Getting Started with Architectural Visualization

Getting Started with Architectural Visualization

Our world is made by all things digital. Well, in reality, it is not, but for most of us who spend time online and by our phones and computers, it most definitely is. Digital art is made by people who have spent lots of time learning about digital software, hardware and of course, who put in the work and practiced.

Architectural visualization, or architectural rendering, is creating content in 2D, whether still or animated, which is supposed to be photo-realistic and reflect an object which might be built or is going to be built. Take a look the next time you pass by a construction project in your city. It will most certainly have a table describing the project, as well as an image of the building, or rather, how it’s supposed to look.

If you want to learn architectural rendering, here is how you should start.

The Software

You are nothing without your tools, your software in this case. One cannot edit and make renders without a piece of software. Yes, you could draw it by hand, but that doesn’t fall under the category of computer generated imagery, which architectural rendering is.

What most people end up trying is Blender, and for a simple reason, it is open source, meaning free to download. It is a very powerful tool which scales very well with CPU cores. Other than Blender, other tools you could consider are 3ds Max, by Autodesk. It has been around forever and is one of the best tools for the job. V-Ray is another tool you should consider trying.

Blender is generally a recommended start, due to it being open source. 

Find Tutorials or Courses

Free courses can be found on various open source course sites like Coursera. The open source community has been a large stepping stone in promoting new people to various job positions which deal with computers and CGI. Once you grasp the basics of the software you plan on using, you should consider searching for specific tutorials on YouTube or other media sharing sites. YouTube is helpful because they have a lot of videos. People love doing tutorials, so you can hone your skills here.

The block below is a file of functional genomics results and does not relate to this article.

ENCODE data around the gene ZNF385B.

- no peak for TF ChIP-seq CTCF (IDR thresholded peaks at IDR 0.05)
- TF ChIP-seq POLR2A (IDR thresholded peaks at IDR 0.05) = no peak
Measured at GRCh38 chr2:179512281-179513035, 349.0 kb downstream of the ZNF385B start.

Practice – Fail – Practice More

You will not be great at rendering when you start. Nobody is.

With that in mind, you shouldn’t worry about that professional renderer’s image looking way better than yours. You should concentrate on finding ways you can improve. You should also share your work with other artists in the field, so that you can get some constructive commentary. You should consider getting more caffeine, as rendering, or any kind of PC-related work, often requires it. Whichever way you turn, you will need more practice. Keep that in mind as you fail for the Nth time. 

Find Peers – Socialize

Finding peers can help you by pointing you in the right direction. Practicing the wrong things only embeds your mistakes. You don’t want that, nobody does. Find peers, whether on social media or sites like LinkedIn, and get them to help you, whether through direct instructions, or simple advice.

Architectural rendering can be mastered if you keep practicing and find ways of improving and not doing the wrong things multiple times. Choose your software and your method of education and start practicing. 


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